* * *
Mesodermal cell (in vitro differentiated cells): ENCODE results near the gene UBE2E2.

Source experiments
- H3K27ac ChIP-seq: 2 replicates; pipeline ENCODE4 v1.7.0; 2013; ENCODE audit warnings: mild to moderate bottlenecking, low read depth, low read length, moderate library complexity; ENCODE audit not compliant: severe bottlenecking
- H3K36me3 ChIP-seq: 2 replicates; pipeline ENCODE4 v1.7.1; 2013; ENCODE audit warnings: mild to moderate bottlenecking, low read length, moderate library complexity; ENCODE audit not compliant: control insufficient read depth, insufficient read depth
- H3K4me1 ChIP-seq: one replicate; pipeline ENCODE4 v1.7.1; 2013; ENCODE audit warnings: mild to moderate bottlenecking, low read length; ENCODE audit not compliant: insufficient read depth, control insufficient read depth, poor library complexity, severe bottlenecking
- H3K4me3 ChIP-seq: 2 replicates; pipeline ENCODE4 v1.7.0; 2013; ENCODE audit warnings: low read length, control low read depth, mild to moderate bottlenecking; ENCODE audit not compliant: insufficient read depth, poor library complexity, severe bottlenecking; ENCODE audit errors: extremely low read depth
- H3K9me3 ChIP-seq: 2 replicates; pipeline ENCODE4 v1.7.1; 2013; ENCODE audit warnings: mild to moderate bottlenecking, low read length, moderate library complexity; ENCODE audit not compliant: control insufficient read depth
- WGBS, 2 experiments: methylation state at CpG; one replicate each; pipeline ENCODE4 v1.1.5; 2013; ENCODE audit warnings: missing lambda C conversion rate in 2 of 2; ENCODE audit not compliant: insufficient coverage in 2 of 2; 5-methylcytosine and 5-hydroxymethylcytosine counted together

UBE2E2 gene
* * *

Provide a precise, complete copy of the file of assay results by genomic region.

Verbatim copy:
Mesodermal cell (in vitro differentiated cells): ENCODE results near the gene UBE2E2.

Source experiments
- H3K27ac ChIP-seq: 2 replicates; pipeline ENCODE4 v1.7.0; 2013; ENCODE audit warnings: mild to moderate bottlenecking, low read depth, low read length, moderate library complexity; ENCODE audit not compliant: severe bottlenecking
- H3K36me3 ChIP-seq: 2 replicates; pipeline ENCODE4 v1.7.1; 2013; ENCODE audit warnings: mild to moderate bottlenecking, low read length, moderate library complexity; ENCODE audit not compliant: control insufficient read depth, insufficient read depth
- H3K4me1 ChIP-seq: one replicate; pipeline ENCODE4 v1.7.1; 2013; ENCODE audit warnings: mild to moderate bottlenecking, low read length; ENCODE audit not compliant: insufficient read depth, control insufficient read depth, poor library complexity, severe bottlenecking
- H3K4me3 ChIP-seq: 2 replicates; pipeline ENCODE4 v1.7.0; 2013; ENCODE audit warnings: low read length, control low read depth, mild to moderate bottlenecking; ENCODE audit not compliant: insufficient read depth, poor library complexity, severe bottlenecking; ENCODE audit errors: extremely low read depth
- H3K9me3 ChIP-seq: 2 replicates; pipeline ENCODE4 v1.7.1; 2013; ENCODE audit warnings: mild to moderate bottlenecking, low read length, moderate library complexity; ENCODE audit not compliant: control insufficient read depth
- WGBS, 2 experiments: methylation state at CpG; one replicate each; pipeline ENCODE4 v1.1.5; 2013; ENCODE audit warnings: missing lambda C conversion rate in 2 of 2; ENCODE audit not compliant: insufficient coverage in 2 of 2; 5-methylcytosine and 5-hydroxymethylcytosine counted together

UBE2E2 gene